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I have wrote my rules like this:

iptables -P INPUT DROP
iptables -P OUTPUT DROP
iptables -P FORWARD DROP

iptables -A OUTPUT -i eth0 -p tcp --dport 80 -j ACCEPT

What do I do next?

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migrated from stackoverflow.com Mar 14 '10 at 0:45

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2 Answers 2

After you apply the rules that heikogerlach showed you, here's a useful link to help you in the future so you understand what you're doing.

Basically, to answer the question you posed in a comment, you need this rule:

iptables -A INPUT -m state --state ESTABLISHED,RELATED -j ACCEPT

so that incoming packets that are a response to a packet sent by your system will be allowed in. Otherwise this box won't be able to receive anything except to port 80.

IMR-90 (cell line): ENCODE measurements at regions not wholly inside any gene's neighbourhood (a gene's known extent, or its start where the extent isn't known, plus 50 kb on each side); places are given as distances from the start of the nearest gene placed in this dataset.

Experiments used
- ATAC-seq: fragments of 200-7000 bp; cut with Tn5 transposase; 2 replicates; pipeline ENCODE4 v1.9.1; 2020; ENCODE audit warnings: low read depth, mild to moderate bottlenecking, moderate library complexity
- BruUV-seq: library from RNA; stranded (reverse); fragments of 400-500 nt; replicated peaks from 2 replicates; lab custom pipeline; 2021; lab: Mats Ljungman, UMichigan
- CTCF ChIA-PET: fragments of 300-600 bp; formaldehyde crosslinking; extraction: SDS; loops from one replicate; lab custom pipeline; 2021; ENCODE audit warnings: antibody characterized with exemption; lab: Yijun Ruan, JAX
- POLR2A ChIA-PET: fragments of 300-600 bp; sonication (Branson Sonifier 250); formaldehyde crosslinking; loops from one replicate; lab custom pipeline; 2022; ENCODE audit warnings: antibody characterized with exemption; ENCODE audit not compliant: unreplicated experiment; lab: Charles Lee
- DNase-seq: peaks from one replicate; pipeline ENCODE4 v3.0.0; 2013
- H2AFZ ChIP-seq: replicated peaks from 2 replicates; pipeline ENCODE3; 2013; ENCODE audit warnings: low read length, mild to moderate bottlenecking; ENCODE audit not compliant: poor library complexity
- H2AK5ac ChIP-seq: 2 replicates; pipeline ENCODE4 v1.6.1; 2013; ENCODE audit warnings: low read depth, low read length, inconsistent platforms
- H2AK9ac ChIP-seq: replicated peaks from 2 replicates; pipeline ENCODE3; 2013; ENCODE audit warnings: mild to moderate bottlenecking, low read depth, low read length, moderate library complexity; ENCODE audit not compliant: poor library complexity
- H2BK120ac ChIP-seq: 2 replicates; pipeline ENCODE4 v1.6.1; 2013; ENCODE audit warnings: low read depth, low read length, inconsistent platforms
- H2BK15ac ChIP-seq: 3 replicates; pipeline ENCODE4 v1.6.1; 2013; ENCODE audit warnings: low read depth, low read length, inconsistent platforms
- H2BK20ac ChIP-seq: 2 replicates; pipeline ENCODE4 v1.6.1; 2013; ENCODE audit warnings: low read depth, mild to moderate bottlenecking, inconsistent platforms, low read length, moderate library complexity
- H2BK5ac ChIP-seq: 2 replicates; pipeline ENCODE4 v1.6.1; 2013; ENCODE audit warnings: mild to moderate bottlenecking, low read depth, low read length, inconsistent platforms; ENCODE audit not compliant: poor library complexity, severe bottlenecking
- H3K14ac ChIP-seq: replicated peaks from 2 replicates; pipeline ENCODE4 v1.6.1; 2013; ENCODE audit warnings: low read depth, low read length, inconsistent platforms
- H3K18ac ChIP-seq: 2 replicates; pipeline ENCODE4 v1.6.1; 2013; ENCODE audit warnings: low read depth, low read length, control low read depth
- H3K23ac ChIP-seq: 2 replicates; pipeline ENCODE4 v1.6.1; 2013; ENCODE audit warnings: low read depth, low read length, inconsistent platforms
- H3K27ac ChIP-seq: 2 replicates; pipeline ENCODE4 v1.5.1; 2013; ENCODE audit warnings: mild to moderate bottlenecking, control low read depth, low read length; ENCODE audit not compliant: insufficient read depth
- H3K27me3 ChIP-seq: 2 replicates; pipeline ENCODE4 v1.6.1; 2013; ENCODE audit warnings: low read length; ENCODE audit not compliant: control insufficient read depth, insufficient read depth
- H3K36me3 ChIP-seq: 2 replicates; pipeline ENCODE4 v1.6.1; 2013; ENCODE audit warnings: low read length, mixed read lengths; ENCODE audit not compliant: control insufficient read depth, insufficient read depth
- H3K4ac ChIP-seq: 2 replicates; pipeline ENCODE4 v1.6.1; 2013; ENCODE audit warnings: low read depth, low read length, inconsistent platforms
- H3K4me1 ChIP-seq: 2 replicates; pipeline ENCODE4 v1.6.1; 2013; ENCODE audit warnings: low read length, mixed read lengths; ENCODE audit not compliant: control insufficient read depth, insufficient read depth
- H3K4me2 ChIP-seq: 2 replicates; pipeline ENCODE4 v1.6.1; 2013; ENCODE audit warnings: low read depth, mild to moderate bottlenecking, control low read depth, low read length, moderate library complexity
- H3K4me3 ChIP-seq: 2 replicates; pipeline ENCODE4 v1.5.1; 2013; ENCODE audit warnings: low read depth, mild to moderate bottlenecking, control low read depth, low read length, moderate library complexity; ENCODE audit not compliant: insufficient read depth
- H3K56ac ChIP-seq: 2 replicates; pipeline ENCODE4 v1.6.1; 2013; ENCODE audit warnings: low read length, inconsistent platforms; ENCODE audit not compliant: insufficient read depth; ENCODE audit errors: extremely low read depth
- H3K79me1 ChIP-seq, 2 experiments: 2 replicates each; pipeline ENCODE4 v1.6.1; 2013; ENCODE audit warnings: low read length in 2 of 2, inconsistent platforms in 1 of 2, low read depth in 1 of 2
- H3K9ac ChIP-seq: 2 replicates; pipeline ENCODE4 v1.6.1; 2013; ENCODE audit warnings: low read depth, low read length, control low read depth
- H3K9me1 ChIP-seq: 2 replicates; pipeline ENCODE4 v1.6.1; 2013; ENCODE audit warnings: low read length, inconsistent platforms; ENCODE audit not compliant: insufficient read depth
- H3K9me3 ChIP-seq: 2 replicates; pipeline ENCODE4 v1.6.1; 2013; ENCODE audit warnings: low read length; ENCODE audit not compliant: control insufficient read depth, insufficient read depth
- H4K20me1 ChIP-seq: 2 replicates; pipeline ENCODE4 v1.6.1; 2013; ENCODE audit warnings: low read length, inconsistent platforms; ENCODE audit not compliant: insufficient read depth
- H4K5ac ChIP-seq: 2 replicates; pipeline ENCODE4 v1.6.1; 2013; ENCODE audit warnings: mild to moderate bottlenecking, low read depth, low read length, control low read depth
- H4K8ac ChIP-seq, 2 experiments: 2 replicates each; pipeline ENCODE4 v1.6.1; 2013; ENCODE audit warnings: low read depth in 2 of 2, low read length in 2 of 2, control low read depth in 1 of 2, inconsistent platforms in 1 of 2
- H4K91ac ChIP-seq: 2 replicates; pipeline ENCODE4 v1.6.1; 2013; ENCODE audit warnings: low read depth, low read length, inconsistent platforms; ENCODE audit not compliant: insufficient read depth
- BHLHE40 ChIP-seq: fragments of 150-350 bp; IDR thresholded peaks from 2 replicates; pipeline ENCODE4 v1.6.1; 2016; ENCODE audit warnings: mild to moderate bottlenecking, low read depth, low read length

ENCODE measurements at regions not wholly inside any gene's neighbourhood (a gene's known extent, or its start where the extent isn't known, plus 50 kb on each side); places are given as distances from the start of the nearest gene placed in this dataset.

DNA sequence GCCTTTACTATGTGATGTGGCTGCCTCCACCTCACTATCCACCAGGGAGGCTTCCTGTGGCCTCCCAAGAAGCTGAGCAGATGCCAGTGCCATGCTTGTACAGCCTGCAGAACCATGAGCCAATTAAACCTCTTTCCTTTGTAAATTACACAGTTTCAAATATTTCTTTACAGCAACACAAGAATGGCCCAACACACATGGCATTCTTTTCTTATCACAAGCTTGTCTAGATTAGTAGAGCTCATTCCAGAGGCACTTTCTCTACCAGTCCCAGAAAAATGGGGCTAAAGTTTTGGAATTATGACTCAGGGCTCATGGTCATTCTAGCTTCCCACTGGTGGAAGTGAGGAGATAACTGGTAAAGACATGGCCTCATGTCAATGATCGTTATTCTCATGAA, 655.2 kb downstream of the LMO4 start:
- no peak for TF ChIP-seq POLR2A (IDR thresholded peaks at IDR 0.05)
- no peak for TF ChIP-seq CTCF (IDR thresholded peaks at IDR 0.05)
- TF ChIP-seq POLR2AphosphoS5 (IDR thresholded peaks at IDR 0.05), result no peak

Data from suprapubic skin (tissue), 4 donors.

NOTE: You also have to tell us something additional ... Do you want to block all access except incoming and outgoing web, or only incoming or only outgoing? What traffic do you want to allow?

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Now you are allowed to send packets from your computer to another one with the destination port 80. You must allow responses from the remote computers and you want to receive errors, too.

iptables -P INPUT DROP
iptables -P OUTPUT DROP
iptables -P FORWARD DROP
iptables -A OUTPUT -m state --state ESTABLISHED,RELATED -j ACCEPT
iptables -A OUTPUT -m state --state NEW -p tcp --dport 80 -j ACCEPT
iptables -A OUTPUT -m state --state NEW -p tcp --dport 443 -j ACCEPT

You need the kernel module ip_conntrack for connection tracking:

modprobe ip_conntrack
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iptables -A INPUT -m state --state ESTABLISHED,RELATED -j ACCEPT Why this rule is needed? –  toddoon Mar 18 '09 at 15:36
    
This rule means that any traffic, especially incoming traffic, is allowed that belongs to the connection you opened. Otherwise you would not allow any data to come back. –  unbeknown Mar 18 '09 at 15:44
    
And you probably want to allow traffic from localhost/127.0.0.1 unless you don't care about all kinds of stuff stopping to work. –  unbeknown Mar 18 '09 at 15:49

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